Hi everybody! Thank you so much for visiting my blog; feel free to keep scrolling down or comment. 😉
Ok, so I’ve been reading ‘Unglued: Making Wise Choices in the Midst of Raw Emotions’ by Lisa TerKeurst. This is published by Zondervan and was released on August 7, 2012.
And I’ve been participating in Melissa Talyor’s online Bible study of the book. Her website is here:
Ok, so this week for the blog hop we get to comment on Chapters 3 of the book, “The Prisoners”.
Let me re-cap the book thus far: Ok, so this is a book about keeping your emotions under control when you’re angry, or frustrated, or mad, or whenever you seem to lose control of what you say and how you act. Chapter Three talks about the labels we tend to put on ourselves and each other (i.e. So-and-so is always late, I am a horrible cook, I always lose control of my emotions, etc.) These labels are unhealthy and discourage people.
But more about that in the book itself. I’m here to tell you my thoughts on Chapter 3.
I’ve been labeled several things throughout my thirteen-about-to-be-fourteen year life span. One of the main ones that brings me down is when my grandmother says that I speak out of turn or am being ‘a sarcastic, unfeeling teenage girl that is much worse than I was at that age’, when all I was doing was trying to innocently repair our relationship and get on with life. Now, I considered myself to be polite and just saying what I meant out of the Bible. PERSPECTIVE is the key here. We, my grandmother and I, have since been able to forgive each other and move on from the past. Now, when we get mad at each other, one of us-normally me- will walk away from the scene of conflict and take a DEEP breath. The problem ends up being that one of us took what the other said and understood it completely differently from how the person meant it. We then apologize, and try to lovingly suggest a way to say something differently so that this does not happen in the future. The hardest part of this for me is remembering that I just forgave her, and I need to forget, and not assume that her loving correction is a secret insult. I have to do a chin-up to look over the bar of conflict and see the other side. That’s where this takes perspective-saying to yourself “This conflict is here for a reason. Whether it is of my own doing, or I chose to participate in it, the conflict is here, and I need God’s strength to fix it. I need to ‘set my eyes on what is unseen’ and look at the bright side- what doesn’t kill you makes you stronger. Spiritually, emotionally, physically. Something good is going to come out of this conflict, and I need to look for it and figure out how to see it.”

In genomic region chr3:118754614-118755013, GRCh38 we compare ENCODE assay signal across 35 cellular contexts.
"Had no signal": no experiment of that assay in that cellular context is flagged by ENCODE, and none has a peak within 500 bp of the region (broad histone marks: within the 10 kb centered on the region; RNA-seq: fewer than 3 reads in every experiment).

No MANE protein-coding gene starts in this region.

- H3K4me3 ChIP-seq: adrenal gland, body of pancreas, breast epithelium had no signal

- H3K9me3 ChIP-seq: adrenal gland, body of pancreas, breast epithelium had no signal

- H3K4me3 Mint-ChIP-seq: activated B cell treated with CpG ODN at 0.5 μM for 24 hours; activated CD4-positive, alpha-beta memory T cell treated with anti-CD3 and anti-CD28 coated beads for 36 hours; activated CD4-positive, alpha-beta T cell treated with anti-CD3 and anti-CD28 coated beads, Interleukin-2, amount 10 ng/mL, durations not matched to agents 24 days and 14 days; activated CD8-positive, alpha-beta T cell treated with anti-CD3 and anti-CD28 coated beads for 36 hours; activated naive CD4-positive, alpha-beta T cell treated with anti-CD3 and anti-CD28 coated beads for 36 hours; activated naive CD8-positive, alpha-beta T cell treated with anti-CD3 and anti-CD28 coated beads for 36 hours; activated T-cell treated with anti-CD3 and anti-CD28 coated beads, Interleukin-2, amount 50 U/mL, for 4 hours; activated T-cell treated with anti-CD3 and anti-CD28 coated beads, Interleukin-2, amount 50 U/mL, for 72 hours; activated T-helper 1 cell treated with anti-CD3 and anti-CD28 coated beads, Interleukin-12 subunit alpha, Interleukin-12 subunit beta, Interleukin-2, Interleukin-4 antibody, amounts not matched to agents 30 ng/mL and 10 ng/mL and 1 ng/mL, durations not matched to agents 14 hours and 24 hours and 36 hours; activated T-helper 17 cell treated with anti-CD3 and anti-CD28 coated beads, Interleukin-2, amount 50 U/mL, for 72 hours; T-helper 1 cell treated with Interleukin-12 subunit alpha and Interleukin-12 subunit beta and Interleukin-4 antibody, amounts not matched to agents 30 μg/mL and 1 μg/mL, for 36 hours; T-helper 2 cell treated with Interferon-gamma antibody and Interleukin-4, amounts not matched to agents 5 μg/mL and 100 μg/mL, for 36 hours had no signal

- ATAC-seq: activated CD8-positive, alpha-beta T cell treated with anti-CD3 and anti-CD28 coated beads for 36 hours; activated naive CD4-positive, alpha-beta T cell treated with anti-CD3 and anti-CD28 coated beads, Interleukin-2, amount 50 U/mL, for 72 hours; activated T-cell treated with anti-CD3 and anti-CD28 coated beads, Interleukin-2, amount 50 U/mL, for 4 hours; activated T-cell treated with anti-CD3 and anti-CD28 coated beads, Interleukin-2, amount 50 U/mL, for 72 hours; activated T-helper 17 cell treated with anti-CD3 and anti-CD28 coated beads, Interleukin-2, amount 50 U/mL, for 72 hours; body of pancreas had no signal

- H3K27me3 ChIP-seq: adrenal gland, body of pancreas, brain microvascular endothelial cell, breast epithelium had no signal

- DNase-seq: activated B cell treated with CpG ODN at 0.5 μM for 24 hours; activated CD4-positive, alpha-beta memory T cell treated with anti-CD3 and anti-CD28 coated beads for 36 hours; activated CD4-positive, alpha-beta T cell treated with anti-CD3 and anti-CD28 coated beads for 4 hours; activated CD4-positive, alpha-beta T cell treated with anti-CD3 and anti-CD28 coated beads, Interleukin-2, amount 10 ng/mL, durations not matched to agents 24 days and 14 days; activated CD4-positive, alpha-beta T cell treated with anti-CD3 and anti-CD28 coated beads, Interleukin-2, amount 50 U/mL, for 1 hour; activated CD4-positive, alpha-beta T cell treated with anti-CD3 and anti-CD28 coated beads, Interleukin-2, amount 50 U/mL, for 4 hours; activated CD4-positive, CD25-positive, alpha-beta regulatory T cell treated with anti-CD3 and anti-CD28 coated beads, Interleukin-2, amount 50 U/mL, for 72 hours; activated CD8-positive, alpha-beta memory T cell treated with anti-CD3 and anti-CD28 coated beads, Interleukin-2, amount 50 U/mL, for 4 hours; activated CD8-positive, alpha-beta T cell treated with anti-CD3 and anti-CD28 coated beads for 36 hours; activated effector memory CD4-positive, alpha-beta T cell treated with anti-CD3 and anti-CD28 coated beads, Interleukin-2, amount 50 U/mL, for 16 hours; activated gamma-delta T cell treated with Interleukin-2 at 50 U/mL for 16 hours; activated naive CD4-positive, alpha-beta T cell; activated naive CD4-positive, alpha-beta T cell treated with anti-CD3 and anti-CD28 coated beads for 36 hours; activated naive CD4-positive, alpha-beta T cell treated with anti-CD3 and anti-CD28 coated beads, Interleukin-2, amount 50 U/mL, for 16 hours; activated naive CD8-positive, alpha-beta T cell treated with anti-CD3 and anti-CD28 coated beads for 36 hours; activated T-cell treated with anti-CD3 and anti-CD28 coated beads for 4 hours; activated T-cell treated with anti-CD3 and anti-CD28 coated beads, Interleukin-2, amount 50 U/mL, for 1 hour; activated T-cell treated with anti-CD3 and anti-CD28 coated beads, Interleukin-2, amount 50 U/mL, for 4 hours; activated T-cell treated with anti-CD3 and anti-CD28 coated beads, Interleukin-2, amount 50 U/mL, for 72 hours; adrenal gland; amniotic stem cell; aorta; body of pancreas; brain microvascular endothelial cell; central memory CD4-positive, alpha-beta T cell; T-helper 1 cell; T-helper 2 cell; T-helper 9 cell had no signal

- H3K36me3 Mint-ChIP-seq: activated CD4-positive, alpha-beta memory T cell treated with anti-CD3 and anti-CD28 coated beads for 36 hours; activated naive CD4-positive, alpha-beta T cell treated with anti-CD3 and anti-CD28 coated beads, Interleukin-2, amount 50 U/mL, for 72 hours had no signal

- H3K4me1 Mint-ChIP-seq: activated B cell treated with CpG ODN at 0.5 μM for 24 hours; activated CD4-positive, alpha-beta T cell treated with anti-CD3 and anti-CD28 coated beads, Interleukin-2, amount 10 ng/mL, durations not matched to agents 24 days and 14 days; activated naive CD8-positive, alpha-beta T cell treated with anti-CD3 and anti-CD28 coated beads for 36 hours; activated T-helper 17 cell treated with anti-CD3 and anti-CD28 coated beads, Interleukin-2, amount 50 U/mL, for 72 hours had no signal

I have to do this a lot myself; when someone says something hurtful to me, I have to take a step back and look at the root of the insult. Yes, the root. This means climbing down the tree, having the leaves slap you in the face, and often falling to the ground. And digging. (mentally) What is the root of this insult? Why did the person say what they did?
Often, in my cases, it was because the other person was bitter or insecure. In one instance, someone told someone else that they were worried over my lack of work in the kitchen. Were they really worried? No. They just wanted to bring me down. This took me an hour or two to stew over, and as my anger subsided, I announced to myself and God that I had a new battle plan. I was going to follow Romans 12:20, which says, “On the contrary: if your enemy is hungry, feed him; if he is thirsty, give him something to drink. In doing this, you will heap burning coals on his head.” (NIV) This means that you need to do the complete opposite of human nature, and serve your enemies-it does not mean to literally go get a bag of coals. You need to be nice to them. This is extremely hard, I know, because I agreed with God that I would do it. Mentally, though, I’ve rather enjoyed the thought of heaping burning coals, even if I would not physically do so. It’s pretty funny, when you think about it, that I could cool off my anger by heaping burning coals onto the offender’s head. Make the person’s bed, scoop, and drop the coals. Server dinner to them, scoop, drop the coals. In fact, I even went down and spent an hour of my Friday night cleaning the kitchen -with the offender in it, of course-to disprove the theory (uh, “concern”). Of course, they commented on how much work it was for them to have cleaned it all day before I made it down to the kitchen, and while all my excuses about how I was doing a very important homework assignment and couldn’t make it down just that moment to do my chores were running through my mind, I simply said, “Oh, thank you for doing my chores today. I couldn’t make it down in time and was worried about them. I really appreciate you taking the time to do so.” I said it as sincerely as I could, and, come to find out, the offender did not have anything to say back. They just mumbled a “Well, you know, it had to be done” and walked out of the room. I was so busy rejoicing over my recent outpouring of coals I didn’t even mind the rest of the chores.
And now, if anyone tries to stick me with a label or drag me down with an insult, I know that labels won’t stick and insults will not drag unless I let them. And why would anyone want a bunch of labels stuck to them anyway?